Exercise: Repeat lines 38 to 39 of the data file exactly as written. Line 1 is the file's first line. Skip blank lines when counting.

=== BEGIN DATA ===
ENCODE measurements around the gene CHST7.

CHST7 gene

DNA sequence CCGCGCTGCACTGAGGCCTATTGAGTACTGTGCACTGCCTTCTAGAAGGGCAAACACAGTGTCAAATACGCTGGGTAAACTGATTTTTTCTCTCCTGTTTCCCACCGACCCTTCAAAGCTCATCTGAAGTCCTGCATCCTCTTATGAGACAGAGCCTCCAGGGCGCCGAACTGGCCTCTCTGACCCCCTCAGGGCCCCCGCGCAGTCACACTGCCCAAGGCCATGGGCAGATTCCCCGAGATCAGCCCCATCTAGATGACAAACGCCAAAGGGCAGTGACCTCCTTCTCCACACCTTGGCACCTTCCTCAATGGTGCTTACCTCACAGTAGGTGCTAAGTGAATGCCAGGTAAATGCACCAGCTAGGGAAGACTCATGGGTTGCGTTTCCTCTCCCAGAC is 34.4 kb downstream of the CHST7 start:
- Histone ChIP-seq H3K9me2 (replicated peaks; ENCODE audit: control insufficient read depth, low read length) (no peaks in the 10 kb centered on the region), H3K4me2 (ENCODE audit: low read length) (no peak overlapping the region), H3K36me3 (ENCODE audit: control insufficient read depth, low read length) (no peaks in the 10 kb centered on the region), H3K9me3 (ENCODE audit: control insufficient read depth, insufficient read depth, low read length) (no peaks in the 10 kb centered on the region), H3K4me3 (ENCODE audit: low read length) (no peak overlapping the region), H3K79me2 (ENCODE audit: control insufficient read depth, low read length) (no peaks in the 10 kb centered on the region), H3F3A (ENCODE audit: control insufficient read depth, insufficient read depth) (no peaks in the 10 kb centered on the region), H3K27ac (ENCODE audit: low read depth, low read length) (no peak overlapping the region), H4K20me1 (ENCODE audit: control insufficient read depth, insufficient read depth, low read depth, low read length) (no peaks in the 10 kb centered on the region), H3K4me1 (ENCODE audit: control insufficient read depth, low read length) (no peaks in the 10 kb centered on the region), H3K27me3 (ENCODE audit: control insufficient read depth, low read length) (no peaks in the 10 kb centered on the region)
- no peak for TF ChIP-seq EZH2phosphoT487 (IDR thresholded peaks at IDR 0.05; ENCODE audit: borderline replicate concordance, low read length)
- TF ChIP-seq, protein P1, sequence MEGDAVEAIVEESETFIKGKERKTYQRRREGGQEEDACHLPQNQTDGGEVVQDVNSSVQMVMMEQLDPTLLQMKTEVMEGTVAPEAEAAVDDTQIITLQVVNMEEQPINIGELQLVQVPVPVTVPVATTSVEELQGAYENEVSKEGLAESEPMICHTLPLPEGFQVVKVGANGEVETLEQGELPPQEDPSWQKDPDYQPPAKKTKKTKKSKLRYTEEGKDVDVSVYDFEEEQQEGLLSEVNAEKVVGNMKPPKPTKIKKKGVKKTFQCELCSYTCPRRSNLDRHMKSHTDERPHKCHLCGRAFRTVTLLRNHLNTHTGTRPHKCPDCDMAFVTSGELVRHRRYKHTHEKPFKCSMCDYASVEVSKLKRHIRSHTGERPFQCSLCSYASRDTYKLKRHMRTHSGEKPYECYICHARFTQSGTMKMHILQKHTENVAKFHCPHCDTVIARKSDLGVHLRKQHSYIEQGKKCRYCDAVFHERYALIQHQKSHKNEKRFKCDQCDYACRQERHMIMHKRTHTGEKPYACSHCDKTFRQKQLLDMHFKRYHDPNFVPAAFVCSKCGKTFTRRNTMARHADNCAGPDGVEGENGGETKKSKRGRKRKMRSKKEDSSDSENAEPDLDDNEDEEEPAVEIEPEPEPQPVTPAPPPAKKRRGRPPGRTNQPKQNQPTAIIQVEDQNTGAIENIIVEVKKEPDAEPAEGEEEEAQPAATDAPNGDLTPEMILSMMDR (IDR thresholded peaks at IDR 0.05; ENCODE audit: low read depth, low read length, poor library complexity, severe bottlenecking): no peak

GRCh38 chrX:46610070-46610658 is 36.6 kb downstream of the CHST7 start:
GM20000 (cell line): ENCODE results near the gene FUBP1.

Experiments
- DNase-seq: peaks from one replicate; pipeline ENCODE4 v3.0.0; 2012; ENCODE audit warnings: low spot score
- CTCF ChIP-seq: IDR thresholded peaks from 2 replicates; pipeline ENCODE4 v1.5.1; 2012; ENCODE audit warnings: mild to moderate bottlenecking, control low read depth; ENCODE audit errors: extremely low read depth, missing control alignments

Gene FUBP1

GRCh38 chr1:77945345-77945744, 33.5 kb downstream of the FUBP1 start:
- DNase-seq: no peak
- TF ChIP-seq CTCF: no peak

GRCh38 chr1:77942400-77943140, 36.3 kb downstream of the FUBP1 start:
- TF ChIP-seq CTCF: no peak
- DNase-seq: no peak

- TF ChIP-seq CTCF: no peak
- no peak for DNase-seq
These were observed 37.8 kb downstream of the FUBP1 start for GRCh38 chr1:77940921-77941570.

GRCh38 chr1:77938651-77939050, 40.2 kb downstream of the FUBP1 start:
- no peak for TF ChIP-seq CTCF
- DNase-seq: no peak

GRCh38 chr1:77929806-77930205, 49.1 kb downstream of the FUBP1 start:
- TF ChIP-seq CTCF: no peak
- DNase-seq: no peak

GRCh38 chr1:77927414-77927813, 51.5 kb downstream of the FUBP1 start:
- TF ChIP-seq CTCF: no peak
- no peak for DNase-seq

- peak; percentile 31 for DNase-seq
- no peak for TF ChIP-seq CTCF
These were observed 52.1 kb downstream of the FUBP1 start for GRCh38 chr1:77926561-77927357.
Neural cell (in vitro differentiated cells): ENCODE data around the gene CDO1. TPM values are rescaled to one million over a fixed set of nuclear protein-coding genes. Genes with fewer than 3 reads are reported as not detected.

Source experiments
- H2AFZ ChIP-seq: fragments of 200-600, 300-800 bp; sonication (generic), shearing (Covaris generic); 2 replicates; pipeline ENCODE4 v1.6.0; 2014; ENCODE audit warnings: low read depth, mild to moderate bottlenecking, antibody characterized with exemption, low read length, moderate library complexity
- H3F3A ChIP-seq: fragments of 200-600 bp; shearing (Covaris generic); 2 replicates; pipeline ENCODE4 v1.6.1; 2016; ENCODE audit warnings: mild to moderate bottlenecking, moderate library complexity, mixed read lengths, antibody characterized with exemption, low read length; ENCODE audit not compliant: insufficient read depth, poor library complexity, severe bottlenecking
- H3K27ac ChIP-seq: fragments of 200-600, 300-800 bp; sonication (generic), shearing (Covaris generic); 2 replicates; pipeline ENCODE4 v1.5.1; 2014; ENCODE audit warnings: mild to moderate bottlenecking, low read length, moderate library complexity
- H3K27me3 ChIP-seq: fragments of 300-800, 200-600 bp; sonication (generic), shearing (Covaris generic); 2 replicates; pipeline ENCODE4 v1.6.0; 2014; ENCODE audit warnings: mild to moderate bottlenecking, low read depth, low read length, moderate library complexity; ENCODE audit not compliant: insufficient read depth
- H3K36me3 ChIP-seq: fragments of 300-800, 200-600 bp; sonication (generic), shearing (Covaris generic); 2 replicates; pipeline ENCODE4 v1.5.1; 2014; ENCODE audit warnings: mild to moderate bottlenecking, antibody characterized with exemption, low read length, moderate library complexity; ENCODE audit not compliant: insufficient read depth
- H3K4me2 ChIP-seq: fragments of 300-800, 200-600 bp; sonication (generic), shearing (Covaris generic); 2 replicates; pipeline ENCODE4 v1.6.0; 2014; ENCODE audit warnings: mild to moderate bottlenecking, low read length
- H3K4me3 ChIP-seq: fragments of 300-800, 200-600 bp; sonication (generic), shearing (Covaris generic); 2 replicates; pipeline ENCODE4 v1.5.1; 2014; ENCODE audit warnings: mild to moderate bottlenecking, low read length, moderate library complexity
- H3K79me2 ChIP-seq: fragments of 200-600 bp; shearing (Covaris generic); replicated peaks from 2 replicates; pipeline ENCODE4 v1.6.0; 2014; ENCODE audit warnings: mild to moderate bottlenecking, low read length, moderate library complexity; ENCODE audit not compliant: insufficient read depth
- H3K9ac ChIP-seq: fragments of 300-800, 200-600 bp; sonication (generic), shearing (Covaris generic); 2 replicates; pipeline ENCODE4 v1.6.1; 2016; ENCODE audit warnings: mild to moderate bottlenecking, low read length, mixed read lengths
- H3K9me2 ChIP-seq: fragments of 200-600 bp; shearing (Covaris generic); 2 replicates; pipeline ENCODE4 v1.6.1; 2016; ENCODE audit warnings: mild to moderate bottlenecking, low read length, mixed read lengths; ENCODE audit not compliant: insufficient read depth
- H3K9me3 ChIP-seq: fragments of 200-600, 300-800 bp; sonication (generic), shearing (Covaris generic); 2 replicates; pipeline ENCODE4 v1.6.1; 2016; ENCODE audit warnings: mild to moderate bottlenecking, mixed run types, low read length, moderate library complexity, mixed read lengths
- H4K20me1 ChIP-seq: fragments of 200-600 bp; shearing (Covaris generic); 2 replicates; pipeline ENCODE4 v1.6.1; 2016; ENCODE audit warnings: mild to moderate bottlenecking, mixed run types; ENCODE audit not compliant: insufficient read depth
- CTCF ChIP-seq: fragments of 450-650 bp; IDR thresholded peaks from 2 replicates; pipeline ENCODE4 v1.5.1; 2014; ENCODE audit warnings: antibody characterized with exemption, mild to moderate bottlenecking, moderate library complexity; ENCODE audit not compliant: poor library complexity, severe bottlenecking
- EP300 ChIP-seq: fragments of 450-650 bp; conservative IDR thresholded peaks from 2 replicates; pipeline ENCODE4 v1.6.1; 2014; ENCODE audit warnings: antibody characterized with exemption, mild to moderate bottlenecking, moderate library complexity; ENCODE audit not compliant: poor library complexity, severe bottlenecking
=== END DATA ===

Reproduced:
- H3K27ac ChIP-seq: fragments of 200-600, 300-800 bp; sonication (generic), shearing (Covaris generic); 2 replicates; pipeline ENCODE4 v1.5.1; 2014; ENCODE audit warnings: mild to moderate bottlenecking, low read length, moderate library complexity
- H3K27me3 ChIP-seq: fragments of 300-800, 200-600 bp; sonication (generic), shearing (Covaris generic); 2 replicates; pipeline ENCODE4 v1.6.0; 2014; ENCODE audit warnings: mild to moderate bottlenecking, low read depth, low read length, moderate library complexity; ENCODE audit not compliant: insufficient read depth